Cosmology: Light and Shadows
A series of talks and discussions about Cosmology that will took place during the week of 18th July 2011 at the Instituto de Astrofísica de Canarias.
This is the first talk of a series of four aimed to discuss about Cosmology. Here, I will review the basic concepts of the standard cosmological model, which will be further discussed in the following talks, as well as the observational evidence in support of the Lambda-CDM model. As the subject is very broad, I will focus the discussion on topics related with inflation, dark matter and dark energy. Moreover, I will mainly discuss large scale structure probes.
In the first part of this talk I will present a historical review of the CMB observations, one of the most powerful cosmological probes. Following the first talk of this series, where Jose Alberto described the basic parameters that define the standard cosmological model, I will here summarize the constraints to these parameters that have been derived from these observations. I will also describe the current challenges in this field, in particular the detection of the inflation's B-mode signal through CMB polarization observations, as well as the experiments that have been developed worldwide to this aim, including IAC's QUIJOTE. In the second part, I will focus on the so-called ``missing baryon problem'', i.e. the fact that the half of the expected baryon content of the local universe remains yet undetected. I will describe the theoretical studies that provide hints on where these baryons could be located, and the observational efforts that have been undertaken in this regard.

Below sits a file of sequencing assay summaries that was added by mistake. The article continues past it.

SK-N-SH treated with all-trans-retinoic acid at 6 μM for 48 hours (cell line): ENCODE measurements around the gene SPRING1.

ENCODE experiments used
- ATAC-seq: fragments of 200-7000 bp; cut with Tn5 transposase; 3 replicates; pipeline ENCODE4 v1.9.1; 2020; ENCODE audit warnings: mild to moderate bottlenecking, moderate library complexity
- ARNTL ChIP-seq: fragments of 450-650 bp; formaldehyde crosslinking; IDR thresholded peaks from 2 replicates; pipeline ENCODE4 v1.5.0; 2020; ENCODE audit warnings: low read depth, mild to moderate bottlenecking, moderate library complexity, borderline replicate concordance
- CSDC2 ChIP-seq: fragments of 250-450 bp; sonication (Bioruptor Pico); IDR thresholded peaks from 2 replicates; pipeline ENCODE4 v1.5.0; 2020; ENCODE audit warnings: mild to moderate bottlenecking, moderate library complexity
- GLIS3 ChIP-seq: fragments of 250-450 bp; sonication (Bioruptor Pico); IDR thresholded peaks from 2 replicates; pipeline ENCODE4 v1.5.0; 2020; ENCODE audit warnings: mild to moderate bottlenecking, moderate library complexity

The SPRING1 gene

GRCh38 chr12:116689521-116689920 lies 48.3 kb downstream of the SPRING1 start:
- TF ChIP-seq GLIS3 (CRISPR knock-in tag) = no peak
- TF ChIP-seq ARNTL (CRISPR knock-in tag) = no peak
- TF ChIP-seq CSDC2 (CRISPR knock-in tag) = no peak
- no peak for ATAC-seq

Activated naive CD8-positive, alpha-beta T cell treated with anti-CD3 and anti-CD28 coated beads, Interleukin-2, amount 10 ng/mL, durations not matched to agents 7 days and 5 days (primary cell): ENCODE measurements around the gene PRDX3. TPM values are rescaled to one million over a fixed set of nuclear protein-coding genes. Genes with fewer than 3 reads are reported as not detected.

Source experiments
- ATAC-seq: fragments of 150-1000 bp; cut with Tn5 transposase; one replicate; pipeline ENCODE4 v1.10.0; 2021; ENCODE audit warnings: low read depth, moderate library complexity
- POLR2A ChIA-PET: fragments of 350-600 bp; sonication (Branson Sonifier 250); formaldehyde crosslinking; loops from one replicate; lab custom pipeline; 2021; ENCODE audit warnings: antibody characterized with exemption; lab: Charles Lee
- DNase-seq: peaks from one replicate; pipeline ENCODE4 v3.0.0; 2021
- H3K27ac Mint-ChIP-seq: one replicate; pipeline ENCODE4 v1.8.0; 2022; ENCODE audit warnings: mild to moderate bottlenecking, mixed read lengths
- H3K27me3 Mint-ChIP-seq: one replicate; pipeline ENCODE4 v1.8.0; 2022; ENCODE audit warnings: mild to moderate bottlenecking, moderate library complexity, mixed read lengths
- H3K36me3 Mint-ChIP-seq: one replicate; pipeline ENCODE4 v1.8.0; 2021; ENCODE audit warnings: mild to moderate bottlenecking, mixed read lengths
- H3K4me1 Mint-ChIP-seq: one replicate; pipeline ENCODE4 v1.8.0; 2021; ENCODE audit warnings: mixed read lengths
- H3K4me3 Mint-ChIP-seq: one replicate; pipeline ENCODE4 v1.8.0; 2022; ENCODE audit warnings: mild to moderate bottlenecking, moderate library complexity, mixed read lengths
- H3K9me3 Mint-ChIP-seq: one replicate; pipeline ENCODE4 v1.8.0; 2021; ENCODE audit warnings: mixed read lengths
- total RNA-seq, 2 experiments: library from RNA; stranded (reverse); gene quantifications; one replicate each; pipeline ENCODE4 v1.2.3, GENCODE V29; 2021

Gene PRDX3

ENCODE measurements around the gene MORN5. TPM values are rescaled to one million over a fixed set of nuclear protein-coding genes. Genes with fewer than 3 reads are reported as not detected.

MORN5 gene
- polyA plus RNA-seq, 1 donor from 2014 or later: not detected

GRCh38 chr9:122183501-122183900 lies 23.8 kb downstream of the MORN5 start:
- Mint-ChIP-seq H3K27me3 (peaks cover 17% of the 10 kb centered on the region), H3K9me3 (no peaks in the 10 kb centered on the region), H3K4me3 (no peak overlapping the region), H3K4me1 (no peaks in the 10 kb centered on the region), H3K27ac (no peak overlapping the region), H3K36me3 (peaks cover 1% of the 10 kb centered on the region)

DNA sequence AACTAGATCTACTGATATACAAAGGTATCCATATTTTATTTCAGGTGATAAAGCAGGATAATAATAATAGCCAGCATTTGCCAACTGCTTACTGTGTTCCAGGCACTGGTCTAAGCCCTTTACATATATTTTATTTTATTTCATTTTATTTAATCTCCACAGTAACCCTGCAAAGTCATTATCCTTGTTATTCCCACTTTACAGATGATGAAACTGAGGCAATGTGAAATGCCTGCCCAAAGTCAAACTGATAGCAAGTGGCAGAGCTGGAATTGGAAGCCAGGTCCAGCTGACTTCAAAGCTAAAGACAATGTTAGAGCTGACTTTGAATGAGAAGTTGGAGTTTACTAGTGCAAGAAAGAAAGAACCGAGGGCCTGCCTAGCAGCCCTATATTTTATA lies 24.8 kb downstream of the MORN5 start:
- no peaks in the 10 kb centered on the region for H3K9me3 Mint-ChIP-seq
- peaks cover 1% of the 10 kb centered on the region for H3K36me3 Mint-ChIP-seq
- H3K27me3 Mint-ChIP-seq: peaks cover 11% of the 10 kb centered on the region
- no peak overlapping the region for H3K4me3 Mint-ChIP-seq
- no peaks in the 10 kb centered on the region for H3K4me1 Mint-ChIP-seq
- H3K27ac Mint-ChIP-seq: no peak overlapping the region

I will review some theoretical ideas in Cosmology different to the standard "Big Bang": the Quasi-steady State model, Plasma Cosmology model, non-cosmological redshifts, alternatives to non-baryonic dark matter and/or dark energy, and others. Some open problems of Cosmology within the standard model will also be summarized.
- Understanding the Milky Way galaxy - prospects from on-going and future surveysProf. Sofia FeltzingThursday November 23, 2017 - 10:30
- Per Aspera ad astar simul: ERASMUS+ mobility and collaboration opportunities with Czech and Slovak institutesDr. Marek Skarka, Dr. Theo Pribulla
Astronomical Institute of the Slovak Academy of SciencesTuesday November 28, 2017 - 12:30